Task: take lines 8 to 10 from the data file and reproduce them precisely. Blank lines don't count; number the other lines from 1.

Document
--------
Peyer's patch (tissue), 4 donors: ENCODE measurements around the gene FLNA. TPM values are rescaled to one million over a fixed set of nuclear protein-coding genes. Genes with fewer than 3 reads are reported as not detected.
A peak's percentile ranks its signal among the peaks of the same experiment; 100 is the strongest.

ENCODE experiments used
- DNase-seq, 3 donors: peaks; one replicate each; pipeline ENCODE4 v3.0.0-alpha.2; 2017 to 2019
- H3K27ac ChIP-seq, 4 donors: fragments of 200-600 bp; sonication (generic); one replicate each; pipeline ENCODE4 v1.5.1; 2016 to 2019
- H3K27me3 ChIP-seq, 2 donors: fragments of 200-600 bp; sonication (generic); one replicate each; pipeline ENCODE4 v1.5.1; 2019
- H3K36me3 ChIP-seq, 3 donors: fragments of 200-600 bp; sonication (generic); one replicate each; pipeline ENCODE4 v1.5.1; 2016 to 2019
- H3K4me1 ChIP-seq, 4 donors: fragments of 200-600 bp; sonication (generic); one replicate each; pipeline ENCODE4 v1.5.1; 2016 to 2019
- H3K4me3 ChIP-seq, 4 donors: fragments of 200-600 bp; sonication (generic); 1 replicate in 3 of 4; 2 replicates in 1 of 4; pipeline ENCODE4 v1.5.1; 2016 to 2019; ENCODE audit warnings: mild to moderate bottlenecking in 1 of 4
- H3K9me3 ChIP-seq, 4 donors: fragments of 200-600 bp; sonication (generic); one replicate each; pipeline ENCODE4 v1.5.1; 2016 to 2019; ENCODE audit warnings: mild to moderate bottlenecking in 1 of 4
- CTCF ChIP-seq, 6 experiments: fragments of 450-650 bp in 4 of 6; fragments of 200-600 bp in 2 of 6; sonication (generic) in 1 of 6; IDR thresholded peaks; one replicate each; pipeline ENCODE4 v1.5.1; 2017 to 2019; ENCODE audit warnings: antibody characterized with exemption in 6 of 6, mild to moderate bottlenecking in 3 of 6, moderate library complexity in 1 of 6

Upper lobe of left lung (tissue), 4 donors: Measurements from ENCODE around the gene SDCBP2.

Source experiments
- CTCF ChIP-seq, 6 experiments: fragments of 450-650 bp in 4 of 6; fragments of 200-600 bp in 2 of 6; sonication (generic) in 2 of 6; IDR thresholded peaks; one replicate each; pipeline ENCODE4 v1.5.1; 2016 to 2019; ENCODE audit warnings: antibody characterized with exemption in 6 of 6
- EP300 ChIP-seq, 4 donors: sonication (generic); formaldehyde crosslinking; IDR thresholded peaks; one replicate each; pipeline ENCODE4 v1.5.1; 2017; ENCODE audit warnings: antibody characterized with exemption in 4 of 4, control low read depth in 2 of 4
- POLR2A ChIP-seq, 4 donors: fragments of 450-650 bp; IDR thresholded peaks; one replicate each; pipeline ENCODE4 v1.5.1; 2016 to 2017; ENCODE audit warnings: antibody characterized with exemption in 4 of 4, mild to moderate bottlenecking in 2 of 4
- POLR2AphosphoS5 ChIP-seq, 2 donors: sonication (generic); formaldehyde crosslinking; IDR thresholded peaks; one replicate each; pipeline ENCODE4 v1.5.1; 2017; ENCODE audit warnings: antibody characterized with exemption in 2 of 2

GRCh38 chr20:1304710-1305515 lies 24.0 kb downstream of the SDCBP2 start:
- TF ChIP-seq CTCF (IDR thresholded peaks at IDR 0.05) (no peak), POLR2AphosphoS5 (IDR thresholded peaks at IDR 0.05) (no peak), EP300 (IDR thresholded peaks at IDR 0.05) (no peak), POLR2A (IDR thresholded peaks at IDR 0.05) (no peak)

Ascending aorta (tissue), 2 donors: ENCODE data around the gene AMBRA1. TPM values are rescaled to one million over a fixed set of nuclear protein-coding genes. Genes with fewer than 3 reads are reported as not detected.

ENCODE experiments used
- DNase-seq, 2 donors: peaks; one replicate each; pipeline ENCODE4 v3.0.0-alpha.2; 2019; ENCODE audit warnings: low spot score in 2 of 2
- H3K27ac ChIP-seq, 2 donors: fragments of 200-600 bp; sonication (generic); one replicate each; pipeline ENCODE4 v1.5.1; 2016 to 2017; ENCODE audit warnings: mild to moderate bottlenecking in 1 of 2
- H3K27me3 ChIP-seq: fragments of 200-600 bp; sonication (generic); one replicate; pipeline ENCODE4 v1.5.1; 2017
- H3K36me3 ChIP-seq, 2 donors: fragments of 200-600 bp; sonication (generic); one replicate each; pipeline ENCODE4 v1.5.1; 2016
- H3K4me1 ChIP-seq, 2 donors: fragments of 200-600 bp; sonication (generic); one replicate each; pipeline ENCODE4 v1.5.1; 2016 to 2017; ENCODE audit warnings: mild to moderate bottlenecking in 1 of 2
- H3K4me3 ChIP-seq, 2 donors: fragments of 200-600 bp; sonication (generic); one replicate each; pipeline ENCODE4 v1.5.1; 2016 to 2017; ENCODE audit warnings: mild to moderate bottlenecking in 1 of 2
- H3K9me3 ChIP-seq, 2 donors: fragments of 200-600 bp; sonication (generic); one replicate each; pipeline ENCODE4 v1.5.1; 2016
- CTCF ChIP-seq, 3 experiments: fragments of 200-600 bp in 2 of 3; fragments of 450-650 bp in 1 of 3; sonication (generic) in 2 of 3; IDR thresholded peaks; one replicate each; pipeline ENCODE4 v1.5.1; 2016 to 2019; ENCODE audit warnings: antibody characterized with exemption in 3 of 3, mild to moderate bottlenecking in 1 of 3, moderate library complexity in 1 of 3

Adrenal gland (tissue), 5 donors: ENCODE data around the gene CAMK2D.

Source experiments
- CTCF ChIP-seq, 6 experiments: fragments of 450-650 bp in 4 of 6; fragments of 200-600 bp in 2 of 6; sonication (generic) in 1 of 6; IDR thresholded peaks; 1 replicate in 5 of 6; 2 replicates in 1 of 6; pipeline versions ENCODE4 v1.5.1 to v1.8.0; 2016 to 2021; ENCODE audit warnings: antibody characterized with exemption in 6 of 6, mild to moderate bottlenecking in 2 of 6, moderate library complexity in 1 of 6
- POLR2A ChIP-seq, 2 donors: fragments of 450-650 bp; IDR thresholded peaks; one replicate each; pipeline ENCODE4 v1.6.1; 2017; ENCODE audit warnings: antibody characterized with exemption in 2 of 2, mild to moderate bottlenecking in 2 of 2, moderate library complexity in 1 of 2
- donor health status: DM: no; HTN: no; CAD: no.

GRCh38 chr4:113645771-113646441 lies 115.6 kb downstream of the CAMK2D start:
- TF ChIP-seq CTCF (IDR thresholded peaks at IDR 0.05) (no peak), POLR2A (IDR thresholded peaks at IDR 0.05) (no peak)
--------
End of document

- H3K4me1 ChIP-seq, 4 donors: fragments of 200-600 bp; sonication (generic); one replicate each; pipeline ENCODE4 v1.5.1; 2016 to 2019
- H3K4me3 ChIP-seq, 4 donors: fragments of 200-600 bp; sonication (generic); 1 replicate in 3 of 4; 2 replicates in 1 of 4; pipeline ENCODE4 v1.5.1; 2016 to 2019; ENCODE audit warnings: mild to moderate bottlenecking in 1 of 4
- H3K9me3 ChIP-seq, 4 donors: fragments of 200-600 bp; sonication (generic); one replicate each; pipeline ENCODE4 v1.5.1; 2016 to 2019; ENCODE audit warnings: mild to moderate bottlenecking in 1 of 4